Training a parser for custom semantics

I work on relations extraction and found this topic very helpful. I am wondering whether it is possible to leverage the power of Prodigy to train a new parser model with custom dependencies with Prodigy?

It seems impossible at present to use something conceptually similar to

prodigy dep.manual [dataset] en_core_web_sm tweets.jsonl --dependencies ROOT, PLACE, QUALITY, ATTRIBUTE, TIME, LOCATION

Once trained, the new parser should perform as:

texts = ["find a hotel with good wifi"]
    docs = nlp.pipe(texts)
    for doc in docs:
        print([(t.text, t.dep_, t.head.text) for t in doc if t.dep_ != '-'])

# Expected output:
# find a hotel with good wifi
# [
#   ('find', 'ROOT', 'find'),
#   ('hotel', 'PLACE', 'find'),
#   ('good', 'QUALITY', 'wifi'),
#   ('wifi', 'ATTRIBUTE', 'hotel')
# ]

Any creative ideas?


Yay, coming up with creative ideas for annotation problems is one of my favourite things on the forum :smile:

You’re right that we haven’t really solved the “manual dependency annotation” yet. Labelling all dependencies and presenting them in a way that is visually “useful” turned out to be super difficult, actually. But here are some alternative ideas, focusing on the best efficiency vs. data quality trade offs:

Use ner.manual with “head” and “child” labels

If your label scheme is small (like the one in the example), you could get away with using ner.manual with two labels per dependency: PLACE_HEAD and PLACE_CHILD. You could also use the "labels" setting in your custom Prodigy theme to give them different colours, so it’s easier to keep an overview as you’re annotating.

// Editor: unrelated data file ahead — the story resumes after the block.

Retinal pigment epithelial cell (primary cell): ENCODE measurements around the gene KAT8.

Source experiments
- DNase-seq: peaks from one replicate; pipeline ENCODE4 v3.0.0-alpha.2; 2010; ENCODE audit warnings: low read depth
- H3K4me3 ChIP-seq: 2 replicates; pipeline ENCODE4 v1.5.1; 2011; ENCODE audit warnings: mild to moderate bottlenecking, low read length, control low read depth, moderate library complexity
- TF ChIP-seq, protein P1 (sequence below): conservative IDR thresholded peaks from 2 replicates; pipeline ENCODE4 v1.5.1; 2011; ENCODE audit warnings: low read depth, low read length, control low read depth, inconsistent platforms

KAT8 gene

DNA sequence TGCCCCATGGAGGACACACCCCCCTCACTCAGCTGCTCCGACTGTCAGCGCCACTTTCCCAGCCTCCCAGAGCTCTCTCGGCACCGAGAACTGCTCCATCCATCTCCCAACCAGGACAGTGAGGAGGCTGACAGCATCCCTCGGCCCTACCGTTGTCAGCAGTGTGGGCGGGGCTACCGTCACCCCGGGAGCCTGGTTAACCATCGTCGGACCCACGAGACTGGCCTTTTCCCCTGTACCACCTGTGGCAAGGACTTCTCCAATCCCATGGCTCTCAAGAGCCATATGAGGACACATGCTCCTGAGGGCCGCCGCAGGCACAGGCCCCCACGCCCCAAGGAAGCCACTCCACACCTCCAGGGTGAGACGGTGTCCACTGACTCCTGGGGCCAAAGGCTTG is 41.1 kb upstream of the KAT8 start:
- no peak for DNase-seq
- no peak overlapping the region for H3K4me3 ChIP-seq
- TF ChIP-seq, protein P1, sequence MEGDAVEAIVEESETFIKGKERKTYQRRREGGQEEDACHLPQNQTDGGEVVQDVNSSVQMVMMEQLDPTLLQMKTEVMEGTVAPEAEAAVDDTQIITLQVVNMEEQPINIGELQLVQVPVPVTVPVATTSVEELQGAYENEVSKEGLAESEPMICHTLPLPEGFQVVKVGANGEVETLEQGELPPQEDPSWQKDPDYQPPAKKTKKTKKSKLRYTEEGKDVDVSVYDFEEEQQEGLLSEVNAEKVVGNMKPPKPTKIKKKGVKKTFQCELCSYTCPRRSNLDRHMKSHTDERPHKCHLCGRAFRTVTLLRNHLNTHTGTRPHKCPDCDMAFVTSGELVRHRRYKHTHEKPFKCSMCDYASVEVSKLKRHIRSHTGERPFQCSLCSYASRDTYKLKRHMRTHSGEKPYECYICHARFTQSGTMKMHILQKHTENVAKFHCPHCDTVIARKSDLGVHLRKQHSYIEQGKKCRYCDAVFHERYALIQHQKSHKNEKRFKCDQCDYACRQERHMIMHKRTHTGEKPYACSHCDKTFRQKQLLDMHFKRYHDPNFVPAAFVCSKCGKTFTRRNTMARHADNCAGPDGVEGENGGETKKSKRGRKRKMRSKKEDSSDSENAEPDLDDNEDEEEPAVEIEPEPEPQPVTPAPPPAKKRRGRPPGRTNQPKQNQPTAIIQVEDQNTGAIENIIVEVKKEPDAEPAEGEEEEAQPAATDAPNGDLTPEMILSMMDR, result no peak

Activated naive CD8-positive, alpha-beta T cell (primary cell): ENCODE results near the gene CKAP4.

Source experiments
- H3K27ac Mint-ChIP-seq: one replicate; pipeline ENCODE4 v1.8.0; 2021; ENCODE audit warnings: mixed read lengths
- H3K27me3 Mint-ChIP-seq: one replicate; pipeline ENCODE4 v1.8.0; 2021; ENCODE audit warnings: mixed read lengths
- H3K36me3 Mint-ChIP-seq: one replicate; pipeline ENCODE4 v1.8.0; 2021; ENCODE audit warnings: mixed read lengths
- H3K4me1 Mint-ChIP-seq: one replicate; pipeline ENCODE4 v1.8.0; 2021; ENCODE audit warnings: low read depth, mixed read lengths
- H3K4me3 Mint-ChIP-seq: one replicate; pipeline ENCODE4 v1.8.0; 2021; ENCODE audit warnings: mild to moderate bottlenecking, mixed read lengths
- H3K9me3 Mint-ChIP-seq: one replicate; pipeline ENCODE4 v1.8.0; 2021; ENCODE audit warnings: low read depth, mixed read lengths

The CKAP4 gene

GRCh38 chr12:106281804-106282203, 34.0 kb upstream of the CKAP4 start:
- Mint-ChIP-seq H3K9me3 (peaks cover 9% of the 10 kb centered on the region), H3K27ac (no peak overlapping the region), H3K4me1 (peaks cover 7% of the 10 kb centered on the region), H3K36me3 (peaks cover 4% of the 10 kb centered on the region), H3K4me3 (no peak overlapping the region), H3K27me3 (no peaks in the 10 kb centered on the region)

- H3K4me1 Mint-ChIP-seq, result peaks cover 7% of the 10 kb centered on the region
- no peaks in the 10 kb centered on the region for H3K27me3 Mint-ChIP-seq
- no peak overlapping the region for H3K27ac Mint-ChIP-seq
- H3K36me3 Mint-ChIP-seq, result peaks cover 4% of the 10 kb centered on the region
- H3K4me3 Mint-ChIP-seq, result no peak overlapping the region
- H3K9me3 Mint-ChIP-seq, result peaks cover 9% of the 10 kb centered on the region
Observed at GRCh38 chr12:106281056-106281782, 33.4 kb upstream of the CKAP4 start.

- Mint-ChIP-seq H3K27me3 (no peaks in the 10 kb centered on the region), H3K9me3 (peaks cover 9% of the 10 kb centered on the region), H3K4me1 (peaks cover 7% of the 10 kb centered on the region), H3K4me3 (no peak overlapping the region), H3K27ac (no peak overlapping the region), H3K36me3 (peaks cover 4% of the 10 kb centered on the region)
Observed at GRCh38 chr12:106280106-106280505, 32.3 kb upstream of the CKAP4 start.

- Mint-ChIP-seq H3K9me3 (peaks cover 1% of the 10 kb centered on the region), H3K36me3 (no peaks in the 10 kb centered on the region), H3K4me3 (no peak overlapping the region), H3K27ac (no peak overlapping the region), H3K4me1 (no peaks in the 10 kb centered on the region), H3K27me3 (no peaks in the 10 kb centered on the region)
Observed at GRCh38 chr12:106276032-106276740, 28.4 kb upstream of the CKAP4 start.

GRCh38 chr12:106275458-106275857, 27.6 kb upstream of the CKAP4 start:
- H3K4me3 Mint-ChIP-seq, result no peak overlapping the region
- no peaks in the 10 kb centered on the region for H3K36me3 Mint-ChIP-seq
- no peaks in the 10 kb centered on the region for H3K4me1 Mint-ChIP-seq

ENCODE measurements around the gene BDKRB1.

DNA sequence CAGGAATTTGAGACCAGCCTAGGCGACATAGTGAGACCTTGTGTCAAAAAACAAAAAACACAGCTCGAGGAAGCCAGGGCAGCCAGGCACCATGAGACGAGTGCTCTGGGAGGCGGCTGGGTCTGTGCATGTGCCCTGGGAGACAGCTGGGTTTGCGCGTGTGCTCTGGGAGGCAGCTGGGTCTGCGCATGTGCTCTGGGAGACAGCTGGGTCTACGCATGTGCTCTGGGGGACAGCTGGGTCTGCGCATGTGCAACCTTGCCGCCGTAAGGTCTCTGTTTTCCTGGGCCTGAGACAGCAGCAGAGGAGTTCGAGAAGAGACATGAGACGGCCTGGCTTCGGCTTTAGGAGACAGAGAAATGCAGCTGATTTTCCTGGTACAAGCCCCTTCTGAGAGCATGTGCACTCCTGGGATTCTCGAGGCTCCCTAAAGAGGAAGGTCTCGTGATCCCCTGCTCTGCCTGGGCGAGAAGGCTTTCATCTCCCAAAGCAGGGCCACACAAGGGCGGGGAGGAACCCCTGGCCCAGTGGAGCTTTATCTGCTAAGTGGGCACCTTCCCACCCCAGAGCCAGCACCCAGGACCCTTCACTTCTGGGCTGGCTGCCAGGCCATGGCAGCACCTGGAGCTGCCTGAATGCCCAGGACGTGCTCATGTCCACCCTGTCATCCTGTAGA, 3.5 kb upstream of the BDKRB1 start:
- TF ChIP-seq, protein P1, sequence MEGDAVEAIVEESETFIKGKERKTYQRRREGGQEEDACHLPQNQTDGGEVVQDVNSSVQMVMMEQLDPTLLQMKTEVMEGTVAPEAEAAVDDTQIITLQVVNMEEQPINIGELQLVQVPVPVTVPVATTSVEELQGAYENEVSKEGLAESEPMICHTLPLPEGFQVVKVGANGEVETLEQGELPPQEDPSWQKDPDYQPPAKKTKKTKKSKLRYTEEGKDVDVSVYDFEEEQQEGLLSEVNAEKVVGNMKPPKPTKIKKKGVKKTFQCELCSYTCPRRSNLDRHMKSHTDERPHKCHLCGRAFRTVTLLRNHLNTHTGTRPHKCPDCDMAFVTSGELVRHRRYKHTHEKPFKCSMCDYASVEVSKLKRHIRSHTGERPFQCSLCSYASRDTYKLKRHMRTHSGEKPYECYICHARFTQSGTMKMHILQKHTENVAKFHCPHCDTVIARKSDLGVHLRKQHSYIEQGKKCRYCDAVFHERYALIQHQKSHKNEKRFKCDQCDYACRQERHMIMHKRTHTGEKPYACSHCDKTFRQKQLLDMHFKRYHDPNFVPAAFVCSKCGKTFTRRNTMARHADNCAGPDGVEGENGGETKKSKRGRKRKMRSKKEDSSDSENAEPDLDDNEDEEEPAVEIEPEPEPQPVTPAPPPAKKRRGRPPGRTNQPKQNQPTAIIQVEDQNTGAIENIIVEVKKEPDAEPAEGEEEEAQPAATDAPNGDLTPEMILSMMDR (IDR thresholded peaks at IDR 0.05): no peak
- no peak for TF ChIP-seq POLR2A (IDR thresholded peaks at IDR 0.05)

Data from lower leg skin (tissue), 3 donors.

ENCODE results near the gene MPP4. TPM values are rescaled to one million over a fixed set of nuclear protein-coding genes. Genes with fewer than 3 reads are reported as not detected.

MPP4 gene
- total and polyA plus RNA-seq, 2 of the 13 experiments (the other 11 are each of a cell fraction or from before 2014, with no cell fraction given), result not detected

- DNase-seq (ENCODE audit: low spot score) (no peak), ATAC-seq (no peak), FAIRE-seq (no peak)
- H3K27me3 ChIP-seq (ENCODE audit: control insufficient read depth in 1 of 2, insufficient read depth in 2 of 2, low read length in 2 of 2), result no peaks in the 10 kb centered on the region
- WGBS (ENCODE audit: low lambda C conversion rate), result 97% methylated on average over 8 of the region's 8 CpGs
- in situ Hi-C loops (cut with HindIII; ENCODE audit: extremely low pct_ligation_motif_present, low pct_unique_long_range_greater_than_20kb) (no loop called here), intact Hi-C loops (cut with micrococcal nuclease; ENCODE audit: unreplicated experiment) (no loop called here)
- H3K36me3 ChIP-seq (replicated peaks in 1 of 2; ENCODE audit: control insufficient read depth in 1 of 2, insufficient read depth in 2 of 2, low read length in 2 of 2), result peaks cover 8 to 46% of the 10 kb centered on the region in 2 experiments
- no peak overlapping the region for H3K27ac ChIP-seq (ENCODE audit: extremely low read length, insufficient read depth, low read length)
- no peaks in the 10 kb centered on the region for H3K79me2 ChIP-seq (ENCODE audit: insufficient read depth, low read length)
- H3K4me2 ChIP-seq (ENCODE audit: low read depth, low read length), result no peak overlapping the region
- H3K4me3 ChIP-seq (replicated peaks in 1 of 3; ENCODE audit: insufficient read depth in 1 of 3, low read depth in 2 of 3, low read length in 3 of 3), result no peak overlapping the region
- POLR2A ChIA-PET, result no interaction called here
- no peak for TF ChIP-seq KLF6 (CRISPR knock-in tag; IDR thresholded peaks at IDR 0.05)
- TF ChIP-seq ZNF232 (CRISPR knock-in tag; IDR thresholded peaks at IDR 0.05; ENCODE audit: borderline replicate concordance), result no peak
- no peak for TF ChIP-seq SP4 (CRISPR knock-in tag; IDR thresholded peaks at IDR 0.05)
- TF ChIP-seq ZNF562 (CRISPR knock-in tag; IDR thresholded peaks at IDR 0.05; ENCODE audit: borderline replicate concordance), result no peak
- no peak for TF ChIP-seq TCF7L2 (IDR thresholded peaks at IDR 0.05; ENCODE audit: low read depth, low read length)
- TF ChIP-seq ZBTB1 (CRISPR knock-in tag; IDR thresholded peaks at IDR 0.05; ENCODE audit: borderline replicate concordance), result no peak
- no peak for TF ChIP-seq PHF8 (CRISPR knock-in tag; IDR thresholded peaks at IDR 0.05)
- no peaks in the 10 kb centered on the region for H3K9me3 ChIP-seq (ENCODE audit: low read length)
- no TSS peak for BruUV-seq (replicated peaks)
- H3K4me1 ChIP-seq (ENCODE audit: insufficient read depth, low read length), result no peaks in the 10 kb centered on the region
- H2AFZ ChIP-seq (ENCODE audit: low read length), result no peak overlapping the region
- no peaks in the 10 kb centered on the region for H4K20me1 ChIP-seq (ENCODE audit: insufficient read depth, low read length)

Once you have the data, you’ll need to convert it to the correct format for training the parser, but that should be relatively easy.

Binary annotations assisted by POS tags

Giving binary feedback on one dependency at a time using the dep interface might still be more efficient, because it makes it easier to see what’s going on and focus on one relationship at a time.

Even without knowing anything about the data, you could do this by creating one example per possible combination of tokens per label – but this would obviously be way too much and create all kinds of nonsense examples you’d have to reject constantly. To narrow in on only possible candidates, you could use the part-of-speech tags: for example, you could only create candidate examples for combinations of VERB → NOUN (label PLACE), or NOUN → ADJ (label QUALITY). This might even turn up some interesting ambiguities or edge cases in your data that you wouldn’t have noticed otherwise.

Based on that data, you could then create annotations in Prodigy’s dep format (see the README for examples), and then annotate that data by streaming it into the mark recipe with --view-id dep.

If the POS tags aren’t very good on your data (e.g. if you’re annotating dialog texts or something like that), you can always use pos.teach to improve the model, until you have perfectly tuned predictions on your domain. This will be super useful anyways, especially if your data is non-standard.

I’d say the biggest obstacle here is to get over the “cold start” – after that, you can use dep.teach to improve your model, without having to label too much by hand.

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Hi @Andrey

I am just about to start the same journey as you. Just wondering if you have any experience you’d like to share regarding training a parser for custom semantics?